The Man Who Saw Everything by Deborah Levy
Published by Hamish Hamilton, 2019
My rating: ⭐ ⭐ ⭐
This was a far more bizarre and disorientating reading experience than I had anticipated, and I concede that I probably wasn’t in the right frame of mind to grant it the attention it demands. It’s a book that is difficult to talk about. Firstly, because much of its success hinges on the delivery of a structural ‘twist’ half-way through the narrative, and secondly, because it offers so few answers in response to its many questions that it’s almost entirely open to interpretation on a thematic level.
There’s no denying that Levy is in full control here. We might not always know what she’s doing, but she certainly does; repeated clues, patterns, and motifs tying the seemingly disparate threads together with skill. There are lots of interesting ideas to dive into, including commentary on the nature of memory, time, history, politics, gender, sexuality, and identity (both personal and national). It’s incredibly ambitious to tackle so much in such a slight novel, but things never feel rushed; the atmosphere one of such entrancing wonder that you are guided along gently – even when things dip into the nonsensical, and err dangerously close to the it-was-all-a-dream trope.
The most interesting aspect to me was the use of recurring motifs related to sight and the ways we document the world around us – eyes, lenses, photography, and surveillance. In many ways, the book felt like it was about what we choose to see, what we cannot face up to, and what we choose to ignore entirely. This imagery builds on that idea nicely. I also liked the contrast Levy highlighted between a still image, which captures a single moment in time, and the reality that every event in our lives is informed by the burden of past, present, and future; time bleeding together in ways both literal and figurative.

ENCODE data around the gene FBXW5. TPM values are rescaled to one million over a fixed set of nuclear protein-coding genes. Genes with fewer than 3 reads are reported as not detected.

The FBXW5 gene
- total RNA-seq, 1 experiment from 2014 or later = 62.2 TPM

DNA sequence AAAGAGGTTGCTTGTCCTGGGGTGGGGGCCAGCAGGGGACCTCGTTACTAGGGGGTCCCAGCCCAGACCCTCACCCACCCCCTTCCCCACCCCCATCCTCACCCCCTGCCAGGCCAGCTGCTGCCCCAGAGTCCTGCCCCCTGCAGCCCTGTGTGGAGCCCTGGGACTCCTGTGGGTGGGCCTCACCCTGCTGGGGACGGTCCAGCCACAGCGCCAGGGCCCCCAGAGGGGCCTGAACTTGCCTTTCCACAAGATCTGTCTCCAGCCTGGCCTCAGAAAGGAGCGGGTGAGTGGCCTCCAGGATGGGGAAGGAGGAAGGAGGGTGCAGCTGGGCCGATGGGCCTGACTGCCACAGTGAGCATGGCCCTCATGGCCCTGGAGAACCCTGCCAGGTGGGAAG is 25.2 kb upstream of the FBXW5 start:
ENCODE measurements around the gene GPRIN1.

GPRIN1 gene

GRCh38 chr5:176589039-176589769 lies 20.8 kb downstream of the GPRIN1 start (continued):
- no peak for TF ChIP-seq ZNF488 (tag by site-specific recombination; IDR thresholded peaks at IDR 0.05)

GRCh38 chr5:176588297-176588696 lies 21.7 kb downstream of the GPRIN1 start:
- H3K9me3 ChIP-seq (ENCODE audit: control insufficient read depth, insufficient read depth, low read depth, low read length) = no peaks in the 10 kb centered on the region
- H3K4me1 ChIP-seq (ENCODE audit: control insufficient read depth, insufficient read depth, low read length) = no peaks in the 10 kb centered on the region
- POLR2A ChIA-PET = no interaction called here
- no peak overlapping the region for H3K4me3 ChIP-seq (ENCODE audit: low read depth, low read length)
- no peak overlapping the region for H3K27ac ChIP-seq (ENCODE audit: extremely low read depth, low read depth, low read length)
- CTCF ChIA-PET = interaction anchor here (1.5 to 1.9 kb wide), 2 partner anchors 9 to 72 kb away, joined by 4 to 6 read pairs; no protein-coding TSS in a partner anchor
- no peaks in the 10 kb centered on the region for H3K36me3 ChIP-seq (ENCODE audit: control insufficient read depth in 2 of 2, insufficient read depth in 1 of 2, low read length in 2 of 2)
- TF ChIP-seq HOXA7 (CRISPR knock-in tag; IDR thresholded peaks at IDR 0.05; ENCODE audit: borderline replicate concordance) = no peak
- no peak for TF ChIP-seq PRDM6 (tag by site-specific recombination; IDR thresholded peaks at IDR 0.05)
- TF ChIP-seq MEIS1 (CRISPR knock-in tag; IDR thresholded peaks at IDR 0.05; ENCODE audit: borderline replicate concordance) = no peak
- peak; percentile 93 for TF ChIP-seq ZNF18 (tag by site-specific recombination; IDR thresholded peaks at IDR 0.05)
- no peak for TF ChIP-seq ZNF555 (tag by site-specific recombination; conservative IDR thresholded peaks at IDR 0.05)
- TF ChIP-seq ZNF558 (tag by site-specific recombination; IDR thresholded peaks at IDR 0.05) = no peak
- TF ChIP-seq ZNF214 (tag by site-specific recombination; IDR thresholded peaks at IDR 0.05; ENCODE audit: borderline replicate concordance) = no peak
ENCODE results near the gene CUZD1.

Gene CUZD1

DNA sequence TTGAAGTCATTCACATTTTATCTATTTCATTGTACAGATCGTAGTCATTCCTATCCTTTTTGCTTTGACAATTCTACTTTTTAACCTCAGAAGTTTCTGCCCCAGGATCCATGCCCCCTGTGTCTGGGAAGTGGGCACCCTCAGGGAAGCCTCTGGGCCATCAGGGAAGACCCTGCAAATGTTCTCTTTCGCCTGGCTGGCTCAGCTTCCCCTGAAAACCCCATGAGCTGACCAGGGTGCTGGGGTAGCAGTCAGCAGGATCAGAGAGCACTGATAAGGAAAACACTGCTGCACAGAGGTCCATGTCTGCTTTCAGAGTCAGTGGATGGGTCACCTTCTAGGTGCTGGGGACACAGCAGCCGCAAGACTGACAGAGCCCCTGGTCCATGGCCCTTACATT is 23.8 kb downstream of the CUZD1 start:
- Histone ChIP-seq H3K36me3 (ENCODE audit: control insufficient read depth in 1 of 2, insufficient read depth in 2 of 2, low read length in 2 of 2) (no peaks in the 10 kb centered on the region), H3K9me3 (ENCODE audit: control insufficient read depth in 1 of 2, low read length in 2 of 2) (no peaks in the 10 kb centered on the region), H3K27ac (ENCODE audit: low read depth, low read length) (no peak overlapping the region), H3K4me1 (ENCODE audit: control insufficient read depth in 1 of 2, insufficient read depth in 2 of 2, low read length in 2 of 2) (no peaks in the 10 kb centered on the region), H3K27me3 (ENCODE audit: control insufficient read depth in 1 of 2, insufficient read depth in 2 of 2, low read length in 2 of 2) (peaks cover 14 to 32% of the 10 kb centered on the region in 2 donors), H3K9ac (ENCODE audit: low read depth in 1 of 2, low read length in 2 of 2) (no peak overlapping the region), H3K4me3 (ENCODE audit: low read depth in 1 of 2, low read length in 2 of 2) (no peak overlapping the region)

I also really enjoyed Levy’s playful use of gender roles, particularly the reversal of the artist and muse dynamic, and the book’s look at the idea that history repeats itself in spite of seeming social progress (a divided Germany of the 1980s sitting in effective contrast with the Brexit fallout of the present day).
This is one of those rare books that left me so torn, I can understand the response of those who adored it as much as I can those who found it impenetrable. It’s such a singular and at times alienating read that expectation and headspace will undoubtedly pay a key role in how much you’re able to engage with its many riddles. As it is, I could glimpse and admire the novel’s brilliance, but only ever through a dense haze; one that kept characters and emotional resonance just beyond my grasp.
You can pick up a copy of The Man Who Saw Everything from Book Depository by clicking here.